Fig 11 Showing the Beach at Archer’s Bay St.Lucy

Cave
Caves are formed by the dissolution of limestone as well as weathering and erosion. Hydraulic action is a predominant process. Caves occur when waves force their way into cracks in the cliff face.
The cave at Archers Bay St.Lucy has collapsed off the headland. It was initially a cave but has eroded and the ceiling collapsed, now forming a cliff.

A Notch A notch is located at the bottom of the cliff. This could be a possible result of hydraulic action and abrasion. Hydraulic action is the force of the water itself acting on the bed and banks where as abrasion is the process by which stones, sand and other particles are carried and thrown against the bed and bank to help erode them.

Wave-Cut Platform This is formed when destructive waves crash against the cliff face cause undercutting high and low water marks mainly as a result of corrosion and hydraulic power. As seen in figure 12, a small wave cut platform on the East side of the bay. It is located at the bottom of the notch.

Fig 12 Showing the Wave Cut Platform at Archer’s Bay

Weathering Action Weathering is the break down but not the removal of rocks. Carbonation is seen at the Archer’s Bay St.Lucy Barbados. When carbon dioxide in the atmosphere is combined with rain water, it makes a weak acid called carbonic acid which infiltrates the soil then carbonic acid reacts with the limestone to form calcium bicarbonate which is insoluble and is then washed away. Evidence of Biotic Weathering is also evident at archer’s bay. Biotic weathering is caused by molluscs and plant roots extend downward deep into rock cracks in search of water and nutrients. When the rocks were observed, roots can be seen in the cracks and joints. This widens the joints creating a water path allowing carbonation. In addition hermit crabs and mollusc’ were found on the rocks. Such creatures may cause damage to the rock surfaces.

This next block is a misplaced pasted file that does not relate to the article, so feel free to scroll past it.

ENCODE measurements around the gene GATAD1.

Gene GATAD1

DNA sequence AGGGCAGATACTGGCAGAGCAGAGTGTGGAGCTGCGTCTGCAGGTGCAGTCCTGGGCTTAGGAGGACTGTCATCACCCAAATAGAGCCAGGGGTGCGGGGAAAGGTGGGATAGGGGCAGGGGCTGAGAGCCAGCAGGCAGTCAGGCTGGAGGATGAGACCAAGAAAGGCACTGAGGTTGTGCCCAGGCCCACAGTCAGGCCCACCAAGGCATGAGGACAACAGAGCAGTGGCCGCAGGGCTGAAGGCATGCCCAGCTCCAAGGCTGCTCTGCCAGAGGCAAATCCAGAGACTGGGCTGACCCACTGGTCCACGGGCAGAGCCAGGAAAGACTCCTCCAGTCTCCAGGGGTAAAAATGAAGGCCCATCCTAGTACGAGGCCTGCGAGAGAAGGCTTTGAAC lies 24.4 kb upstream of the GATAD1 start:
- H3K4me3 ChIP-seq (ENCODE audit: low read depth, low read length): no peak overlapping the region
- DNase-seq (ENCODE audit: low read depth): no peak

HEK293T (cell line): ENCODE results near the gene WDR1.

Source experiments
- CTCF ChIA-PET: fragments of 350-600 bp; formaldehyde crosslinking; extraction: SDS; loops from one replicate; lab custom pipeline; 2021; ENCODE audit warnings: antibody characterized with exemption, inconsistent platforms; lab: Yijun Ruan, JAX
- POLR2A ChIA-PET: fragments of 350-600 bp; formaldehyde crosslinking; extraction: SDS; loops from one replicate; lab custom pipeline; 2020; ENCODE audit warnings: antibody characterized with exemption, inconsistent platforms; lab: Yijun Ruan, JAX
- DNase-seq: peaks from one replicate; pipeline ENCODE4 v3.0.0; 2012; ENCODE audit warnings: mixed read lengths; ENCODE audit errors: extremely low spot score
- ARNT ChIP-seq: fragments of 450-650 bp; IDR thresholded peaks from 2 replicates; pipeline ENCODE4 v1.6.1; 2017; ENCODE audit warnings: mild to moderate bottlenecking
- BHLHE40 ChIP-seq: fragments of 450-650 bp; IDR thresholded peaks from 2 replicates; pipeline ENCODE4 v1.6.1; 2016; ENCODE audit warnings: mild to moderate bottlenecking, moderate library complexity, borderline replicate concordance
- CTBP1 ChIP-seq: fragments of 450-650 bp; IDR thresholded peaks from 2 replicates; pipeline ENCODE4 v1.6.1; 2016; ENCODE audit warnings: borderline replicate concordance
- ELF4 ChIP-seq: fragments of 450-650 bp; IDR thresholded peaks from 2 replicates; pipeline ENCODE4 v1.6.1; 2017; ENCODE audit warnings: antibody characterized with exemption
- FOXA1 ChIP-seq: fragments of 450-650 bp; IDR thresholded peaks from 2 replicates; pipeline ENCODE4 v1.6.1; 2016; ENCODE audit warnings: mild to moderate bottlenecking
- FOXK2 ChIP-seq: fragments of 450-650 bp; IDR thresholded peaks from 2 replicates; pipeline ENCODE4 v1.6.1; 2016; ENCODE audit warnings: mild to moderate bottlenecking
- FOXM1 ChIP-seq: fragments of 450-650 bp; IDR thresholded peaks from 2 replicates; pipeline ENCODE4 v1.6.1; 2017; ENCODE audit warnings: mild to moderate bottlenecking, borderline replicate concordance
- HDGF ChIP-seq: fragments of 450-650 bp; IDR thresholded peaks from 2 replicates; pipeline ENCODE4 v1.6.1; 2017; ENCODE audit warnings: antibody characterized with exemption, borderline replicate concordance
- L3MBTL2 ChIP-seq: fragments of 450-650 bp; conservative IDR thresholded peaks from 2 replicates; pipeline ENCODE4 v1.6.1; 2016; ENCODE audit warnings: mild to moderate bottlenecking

Plants roots penetrating rocks
Fig 13 Showing biotic weathering at the Archer’s Bay site Relief and Drainage
The presence of limestone proves that uplift has occurred because limestone is formed underwater. Therefore in order for it to be seen it has to be lifted out of the sea. Uplift causes a change in sea level and this may influence the relief in the St.Lucy area. The water course flows downward toward the bay and drains toward the North.

Mass Wasting: Rock fall Mass wasting is the movement down slope of rock fragments and soil under the influence of gravity.